Author: Carlo Cappellani – Senior Geoscientist
Hydrogen will play a key role in the development and transformation of future renewable energy systems.
H2 has many benefits, can be generated by well-established and emerging technologies and can be used in a variety of end-use energy and transport processes. H2, as a fuel source, has long been identified as a critical step toward a low-carbon, and eventually zero-carbon, energy society.
Hydrogen storage is an essential element of an integrated energy system and hydrogen economy.
As hydrogen demand and production are growing, underground storage is emerging as a relevant, large-scale solution. While in recent years a lot of attention has mainly been on hydrogen supply and transmission infrastructure, there is the need for underground hydrogen storage to balance and ensure the resilience of a future energy system that relies significantly on renewable energy sources.
Hydrogen can be physically underground stored using a method which has already proven its worth and Carbon Geo Sequestration (CGS) and natural gas are essential analogs for H2 storage. Natural gas storage in underground facilities can be dated back to 1916 when it was stored in geological formations.
According to many authors, Ontario gas field (Canada) is considered the first successful underground storage project (Taylor et al., 1986). However, certain operational differences (physical and chemical properties) unique to H2 must be acknowledged for effective operation (Iglauer, 2017).
Higher demand means there is going to be a need for increased storage capacity and the solution to this challenge is to utilize earth underground reservoirs. Underground reservoirs, such as salt caverns or porous rocks, offer giant capacities to store billions of cubic meters of hydrogen at high-pressures.
Although the existence of few Underground Hydrogen Storage (UHS) sites, up till now, little is known about how hydrogen behaves in the subsurface and, current studies are investigating not only how it behaves in the subsurface but also what kind of environment – type of subsurface – would be the right reservoir to store it at a given quantity and scale. Also, to consider challenges of containing hydrogen tiny molecules inside the reservoirs, maintaining its purity, and operating the system within safe mechanical cyclic loading.
Considering underground hydrogen storage, an integrated multidisciplinary approach is required, combining several specialists and disciplines (e.g. fluid mechanics and rock mechanics, etc.). Also, integrating laboratory discoveries with numerical modelling will provide solutions to make this technology ready for field deployment within next year
Hydrogen underground storage and the hydrogen system
Underground storage will be critical to any large-scale hydrogen economy and the future hydrogen network could eventually operate the same way as the existing natural gas network. A network of pipelines will connect the hydrogen supply to a variety of customers of different scales and with different demand needs.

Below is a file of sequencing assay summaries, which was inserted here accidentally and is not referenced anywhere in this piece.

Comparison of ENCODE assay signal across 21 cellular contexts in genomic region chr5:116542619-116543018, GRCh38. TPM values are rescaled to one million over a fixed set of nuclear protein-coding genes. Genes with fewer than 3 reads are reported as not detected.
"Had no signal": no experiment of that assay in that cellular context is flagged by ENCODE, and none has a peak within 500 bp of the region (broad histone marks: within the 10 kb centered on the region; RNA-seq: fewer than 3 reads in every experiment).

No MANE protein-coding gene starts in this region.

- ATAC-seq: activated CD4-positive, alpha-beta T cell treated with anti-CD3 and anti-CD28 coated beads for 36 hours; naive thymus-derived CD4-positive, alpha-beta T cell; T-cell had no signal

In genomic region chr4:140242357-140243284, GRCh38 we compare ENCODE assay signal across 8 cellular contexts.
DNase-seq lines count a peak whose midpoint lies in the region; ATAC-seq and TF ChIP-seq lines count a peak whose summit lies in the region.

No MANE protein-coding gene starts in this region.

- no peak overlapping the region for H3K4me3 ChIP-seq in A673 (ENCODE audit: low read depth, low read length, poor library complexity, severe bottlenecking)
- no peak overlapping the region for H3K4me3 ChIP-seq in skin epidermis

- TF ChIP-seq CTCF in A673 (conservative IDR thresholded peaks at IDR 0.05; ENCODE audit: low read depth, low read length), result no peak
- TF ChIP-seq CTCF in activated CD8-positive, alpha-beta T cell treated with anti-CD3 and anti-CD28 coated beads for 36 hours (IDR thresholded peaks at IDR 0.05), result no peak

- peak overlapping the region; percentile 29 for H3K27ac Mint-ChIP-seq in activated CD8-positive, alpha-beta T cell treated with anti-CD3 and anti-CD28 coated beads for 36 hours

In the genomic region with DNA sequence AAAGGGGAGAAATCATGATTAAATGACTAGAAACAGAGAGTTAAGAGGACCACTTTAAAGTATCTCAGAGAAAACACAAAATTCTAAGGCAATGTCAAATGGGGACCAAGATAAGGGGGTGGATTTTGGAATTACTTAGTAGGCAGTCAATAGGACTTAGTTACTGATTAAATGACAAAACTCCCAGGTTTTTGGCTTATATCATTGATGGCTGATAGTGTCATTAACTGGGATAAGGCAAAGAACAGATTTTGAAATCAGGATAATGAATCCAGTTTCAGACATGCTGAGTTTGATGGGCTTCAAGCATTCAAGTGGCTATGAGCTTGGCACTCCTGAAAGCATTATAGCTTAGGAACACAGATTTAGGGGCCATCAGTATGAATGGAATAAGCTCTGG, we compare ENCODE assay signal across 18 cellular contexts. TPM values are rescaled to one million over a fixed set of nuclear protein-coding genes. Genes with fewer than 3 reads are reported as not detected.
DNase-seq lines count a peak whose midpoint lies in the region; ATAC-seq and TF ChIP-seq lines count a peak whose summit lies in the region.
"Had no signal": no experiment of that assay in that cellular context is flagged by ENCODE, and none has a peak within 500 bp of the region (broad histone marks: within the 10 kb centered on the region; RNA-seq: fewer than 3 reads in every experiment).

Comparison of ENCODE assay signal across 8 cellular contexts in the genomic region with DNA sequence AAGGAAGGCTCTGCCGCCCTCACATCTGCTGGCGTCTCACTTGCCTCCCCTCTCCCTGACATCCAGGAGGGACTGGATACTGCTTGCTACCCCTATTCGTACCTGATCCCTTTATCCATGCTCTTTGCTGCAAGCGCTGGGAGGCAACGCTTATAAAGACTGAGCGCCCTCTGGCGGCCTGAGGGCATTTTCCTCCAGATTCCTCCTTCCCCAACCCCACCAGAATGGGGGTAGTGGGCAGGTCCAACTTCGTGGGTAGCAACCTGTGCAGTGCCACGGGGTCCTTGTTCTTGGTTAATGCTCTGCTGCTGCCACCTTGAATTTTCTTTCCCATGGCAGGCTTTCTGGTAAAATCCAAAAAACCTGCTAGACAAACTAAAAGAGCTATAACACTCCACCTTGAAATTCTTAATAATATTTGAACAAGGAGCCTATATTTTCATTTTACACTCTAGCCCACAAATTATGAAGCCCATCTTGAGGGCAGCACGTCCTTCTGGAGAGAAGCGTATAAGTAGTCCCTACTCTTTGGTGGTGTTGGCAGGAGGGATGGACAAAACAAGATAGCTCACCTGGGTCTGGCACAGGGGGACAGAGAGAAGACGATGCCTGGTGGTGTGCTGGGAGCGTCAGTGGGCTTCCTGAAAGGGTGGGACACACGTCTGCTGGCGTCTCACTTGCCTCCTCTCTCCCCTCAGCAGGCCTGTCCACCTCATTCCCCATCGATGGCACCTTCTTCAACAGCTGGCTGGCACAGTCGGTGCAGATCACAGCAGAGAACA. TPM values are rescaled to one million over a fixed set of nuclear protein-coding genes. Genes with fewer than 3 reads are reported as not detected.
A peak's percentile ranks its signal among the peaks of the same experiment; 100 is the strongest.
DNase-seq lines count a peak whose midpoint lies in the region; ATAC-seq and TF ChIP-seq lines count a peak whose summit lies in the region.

Underground hydrogen storage will provide a necessary tool, allowing operators to control the flows of hydrogen to meet the demands of all customers at any given time.
Underground hydrogen storage will enable operators to modulate supply and demand, maintain the integrity of infrastructure by keeping pressure and temperature within design parameters, ensure contractually obligated uninterrupted supply, insure against disruptions to supply and/or demand, and defer some additional investments into electricity infrastructure.
As it happens in natural gas system, supply and demand balancing will be required on all timescales— hourly, daily, weekly, and seasonal. Compared to its current use, the role of underground gas storage will be even more pronounced to ensure the resilience of the energy system as a whole. Whereas natural gas systems can partly rely on other storage (e.g., liquefied, compressed aboveground storage) and balancing methods, aboveground hydrogen storage is not feasible for large-scale applications.
Hydrogen above ground storage would either have an immense footprint or be very energy-intensive, or expensive or will require additional infrastructure. Alternative ways of storing energy might be complementary to the deployment of underground hydrogen storage.
Batteries and pumped hydro are more mature technologies, whereas liquid air energy storage or compressed air energy storage present newer alternatives. All of these could be utilized for the short-term balancing of power supply intermittency, either directly for the electricity system itself or when coupled with green (electrolytic) hydrogen production. Longer-term balancing for both hydrogen and electricity systems will most likely have to utilize underground hydrogen storage given the combined needs for power rating and discharge time.
Due to the decentralized and intermittent production of hydrogen, the hydrogen system will have a greater need for flexible storage that can quickly respond to short-term fluctuations. There will also be seasonal variations in supply, the magnitude of which will depend heavily on the sources of hydrogen in a particular region.
An important difference between the hydrogen system and the natural gas system is that most of the hydrogen’s volatility comes from supply, and demand will be relatively constant. This may mean a preference to locate hydrogen storage close to hydrogen production rather than demand. Ultimately, the type and exact location of storage sites will likely be determined by the geographical availability of suitable underground (geological) structures.
Globally, successful H2 storage in underground geological formations is limited to the caverns and aquifers. A British company’s salt caverns in Teesside, UK, successfully stored H2 95% H2 and 3%–4% CO2) at a depth of 400 m, whereas Conoco Phillips’ salt caverns on the US Gulf Coast in Texas, successfully stored H2 (95% H2 and 3%–4% CO2) at a depth of 1000 m.